15 August 2020

Book review: Women's Lives in Medieval Europe

The third book of this review series!

First things first: this is a sourcebook. For those of you who have not encountered that term, it means a book comprising short-to-medium-length quotes from primary sources relating to the theme of the book. Sourcebooks are a very useful way to get access to a lot of primary sources relatively inexpensively. They are a good starting point for looking at primary sources, but obviously you only get the sources (and the particular paragraph- or page-worth of them) that the editor thought was relevant. So, much depends on the theme of the book and the skill of the editor.

This sourcebook covers the whole of Europe and focuses on women's lives. The chapters are as follows:

  1. The Heritage of Ideas (i.e. sources written before the medieval period but that were either used extensively by medieval people or informed the development of medieval ideas):
    • Christian Belief (including the Bible, St Jerome and St Augustine of Hippo).
    • Roman Ideals.
    • Germanic Custom (some of this would be considered 'early medieval' nowadays).
  2. Conditions of Life:
    • Law.
    • Marriage.
    • Health and Safety (includes information about women's treatment during warfare, plus several medical treatises).
  3. The Noble Life.
  4. The Working Life (including both agricultural workers and crafts/tradespeople).
  5. The Religious Life (including nuns, beguines, anchoresses and the inimitable Margery Kempe).
  6. Outsiders: Jewish, Muslim and Heretic Women.
As is common for sourcebooks, each source is given a brief paragraph to introduce it. Unusually, however, written sources are not the only source in this sourcebook. There are also a few images from archaeological reports that show excavated floorplans of medieval buildings and/or artists' reconstructions of how those buildings may have looked in use.

Overall, this is a really, really good book. It includes the whole medieval period (from the 6th C to the 15th C) and doesn't scrimp on the pre-11th C stuff. There's an excellent mix of types of source and it very much does not just look at the rich and powerful. Overall, it makes a very good introduction to looking at women's lives through the medium of primary written sources. I particularly like how the 'working life' chapter includes some sources about serfs (rather than just townspeople and the craft and mercantile trades) and how the 'religious life' chapter includes more lay/informal religious lives (i.e. beguines, anchoresses and mystics) rather than just the formal religious lives of nuns. I adore that so-called 'outsiders' are also considered (and considered with sources from their own communities), rather than just looking at the orthodox Catholic majority (or looking at them through the eyes of that majority).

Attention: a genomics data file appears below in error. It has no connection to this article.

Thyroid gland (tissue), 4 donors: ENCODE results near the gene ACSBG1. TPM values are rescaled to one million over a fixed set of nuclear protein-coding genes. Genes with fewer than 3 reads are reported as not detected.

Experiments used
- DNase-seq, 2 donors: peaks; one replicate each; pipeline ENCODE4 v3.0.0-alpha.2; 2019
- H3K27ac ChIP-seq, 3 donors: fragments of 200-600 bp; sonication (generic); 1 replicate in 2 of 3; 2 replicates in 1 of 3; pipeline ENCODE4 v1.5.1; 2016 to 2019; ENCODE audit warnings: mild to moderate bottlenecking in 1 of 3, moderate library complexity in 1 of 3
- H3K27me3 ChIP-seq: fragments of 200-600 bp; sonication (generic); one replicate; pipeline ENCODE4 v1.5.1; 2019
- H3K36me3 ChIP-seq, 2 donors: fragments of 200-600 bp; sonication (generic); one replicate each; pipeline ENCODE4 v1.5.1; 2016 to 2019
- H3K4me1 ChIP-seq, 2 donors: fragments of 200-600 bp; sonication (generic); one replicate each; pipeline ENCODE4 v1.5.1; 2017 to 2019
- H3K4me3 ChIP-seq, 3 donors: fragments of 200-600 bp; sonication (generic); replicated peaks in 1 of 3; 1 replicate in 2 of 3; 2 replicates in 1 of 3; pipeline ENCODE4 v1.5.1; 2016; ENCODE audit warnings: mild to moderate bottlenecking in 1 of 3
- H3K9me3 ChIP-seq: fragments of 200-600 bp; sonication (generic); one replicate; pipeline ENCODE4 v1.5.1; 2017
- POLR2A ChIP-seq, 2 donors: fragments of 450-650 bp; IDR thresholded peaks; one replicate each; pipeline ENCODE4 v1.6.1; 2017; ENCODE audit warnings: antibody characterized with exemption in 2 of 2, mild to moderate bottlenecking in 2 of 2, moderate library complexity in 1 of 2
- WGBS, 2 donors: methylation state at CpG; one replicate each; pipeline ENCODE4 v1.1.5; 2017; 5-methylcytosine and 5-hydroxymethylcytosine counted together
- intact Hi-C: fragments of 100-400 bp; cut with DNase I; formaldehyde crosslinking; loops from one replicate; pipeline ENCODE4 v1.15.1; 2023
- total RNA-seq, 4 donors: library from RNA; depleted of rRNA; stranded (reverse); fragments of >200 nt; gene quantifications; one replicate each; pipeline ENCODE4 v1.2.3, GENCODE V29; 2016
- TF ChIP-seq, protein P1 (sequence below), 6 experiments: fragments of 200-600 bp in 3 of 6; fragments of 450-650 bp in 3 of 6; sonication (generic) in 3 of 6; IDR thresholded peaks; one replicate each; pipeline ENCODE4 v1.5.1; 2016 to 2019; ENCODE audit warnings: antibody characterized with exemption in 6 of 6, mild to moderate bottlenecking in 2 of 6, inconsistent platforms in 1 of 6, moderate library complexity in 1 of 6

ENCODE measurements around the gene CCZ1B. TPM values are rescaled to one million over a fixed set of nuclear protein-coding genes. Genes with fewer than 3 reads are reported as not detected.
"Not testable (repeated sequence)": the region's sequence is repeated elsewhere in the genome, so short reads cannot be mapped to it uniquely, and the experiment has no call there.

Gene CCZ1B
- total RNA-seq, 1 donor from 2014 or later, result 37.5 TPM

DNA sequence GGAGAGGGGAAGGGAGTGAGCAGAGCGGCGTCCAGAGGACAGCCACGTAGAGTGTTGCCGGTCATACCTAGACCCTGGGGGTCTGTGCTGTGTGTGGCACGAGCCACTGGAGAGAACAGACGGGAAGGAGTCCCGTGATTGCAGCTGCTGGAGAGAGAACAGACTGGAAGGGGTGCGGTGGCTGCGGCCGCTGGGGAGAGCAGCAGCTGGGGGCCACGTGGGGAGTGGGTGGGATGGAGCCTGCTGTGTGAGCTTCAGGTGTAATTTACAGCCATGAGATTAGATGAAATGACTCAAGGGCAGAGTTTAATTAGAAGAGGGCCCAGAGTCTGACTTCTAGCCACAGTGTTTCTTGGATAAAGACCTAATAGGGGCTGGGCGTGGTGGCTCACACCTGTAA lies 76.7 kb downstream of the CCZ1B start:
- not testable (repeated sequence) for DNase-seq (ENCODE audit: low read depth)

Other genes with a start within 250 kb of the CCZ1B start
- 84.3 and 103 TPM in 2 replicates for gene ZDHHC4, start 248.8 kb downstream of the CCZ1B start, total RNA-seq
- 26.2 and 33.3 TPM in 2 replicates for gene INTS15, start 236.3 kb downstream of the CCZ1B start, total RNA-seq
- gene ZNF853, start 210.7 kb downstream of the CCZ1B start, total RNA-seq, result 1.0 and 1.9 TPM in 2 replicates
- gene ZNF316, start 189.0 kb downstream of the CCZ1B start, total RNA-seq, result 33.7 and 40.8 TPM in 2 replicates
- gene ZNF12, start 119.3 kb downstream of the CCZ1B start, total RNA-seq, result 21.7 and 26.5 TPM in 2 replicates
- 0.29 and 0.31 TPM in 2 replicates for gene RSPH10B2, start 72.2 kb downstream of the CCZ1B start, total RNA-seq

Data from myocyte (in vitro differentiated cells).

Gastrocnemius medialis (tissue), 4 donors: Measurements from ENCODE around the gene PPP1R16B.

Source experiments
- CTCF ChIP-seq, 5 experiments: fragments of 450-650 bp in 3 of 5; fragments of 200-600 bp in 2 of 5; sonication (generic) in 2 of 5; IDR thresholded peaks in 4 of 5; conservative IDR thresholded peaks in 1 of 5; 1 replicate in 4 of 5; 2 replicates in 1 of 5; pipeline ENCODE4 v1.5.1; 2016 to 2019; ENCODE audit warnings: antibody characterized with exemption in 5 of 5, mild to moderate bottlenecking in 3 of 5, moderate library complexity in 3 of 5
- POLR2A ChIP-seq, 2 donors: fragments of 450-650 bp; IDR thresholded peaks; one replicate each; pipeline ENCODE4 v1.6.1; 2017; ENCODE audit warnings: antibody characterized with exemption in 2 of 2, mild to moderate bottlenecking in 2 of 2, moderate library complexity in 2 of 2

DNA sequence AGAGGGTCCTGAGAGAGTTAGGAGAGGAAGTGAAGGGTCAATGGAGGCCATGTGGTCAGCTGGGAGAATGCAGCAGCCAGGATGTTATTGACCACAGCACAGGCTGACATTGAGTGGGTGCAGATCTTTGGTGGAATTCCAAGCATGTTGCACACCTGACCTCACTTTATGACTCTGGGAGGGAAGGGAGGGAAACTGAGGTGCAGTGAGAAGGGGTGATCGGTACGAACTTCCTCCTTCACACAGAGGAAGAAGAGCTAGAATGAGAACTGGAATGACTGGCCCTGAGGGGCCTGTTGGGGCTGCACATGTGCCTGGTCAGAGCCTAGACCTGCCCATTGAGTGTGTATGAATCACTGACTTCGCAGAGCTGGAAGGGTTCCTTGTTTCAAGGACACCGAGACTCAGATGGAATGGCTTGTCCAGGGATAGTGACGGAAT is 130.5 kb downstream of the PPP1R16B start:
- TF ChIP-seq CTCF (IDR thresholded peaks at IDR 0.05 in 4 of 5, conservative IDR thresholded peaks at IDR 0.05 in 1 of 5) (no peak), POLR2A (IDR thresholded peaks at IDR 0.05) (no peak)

My main criticisms are as follows. Firstly, all of the sources are only presented in translation (rather than presenting both the original and the translation, as in some other sourcebooks). This, of course, leaves you at the mercy of the translator. I didn't notice any screamingly wrong translations, but no translation can be perfect and one should always remember this. Secondly, some of the sources appear to have been chosen for ease of inclusion rather than because they were the best ways to get this source. For example, the biblical quotes are from the Revised Standard Version of the Bible, not from a medieval bible in translation. Thirdly, some of the editorial commentary is a little dated. I found the line in the introduction that said "one of [The Crusades'] unintended effects was the widespread persecution of the Jewish minority in Europe" to be a bit glib and apologist. There's also several references to the Black Death killing a quarter to a third of the European population, whereas more recent estimates put that as quite a bit higher. Finally, I'd have liked more editorial comment on the artists' reconstructions of buildings as it was unclear what assumptions had been made when drawing them.

None of those criticisms, however, are significant enough to prevent me from wholeheartedly recommending this book. It's a really good collection of sources and very affordable if you get it second-hand. Overall, a very good addition to your bookshelf if you are interested in medieval women. (Note: a second edition is now available, which is expanded and probably even better. This review relates to the first edition.)

Let me know if you have read this book! What did you think of it?

Title: Women's Lives in Medieval Europe: A Sourcebook
Editor(s): Emilie Amt
Series: N/A
Publisher: Routledge
Publishing date: 1993
ISBN: 0-415-90628-8

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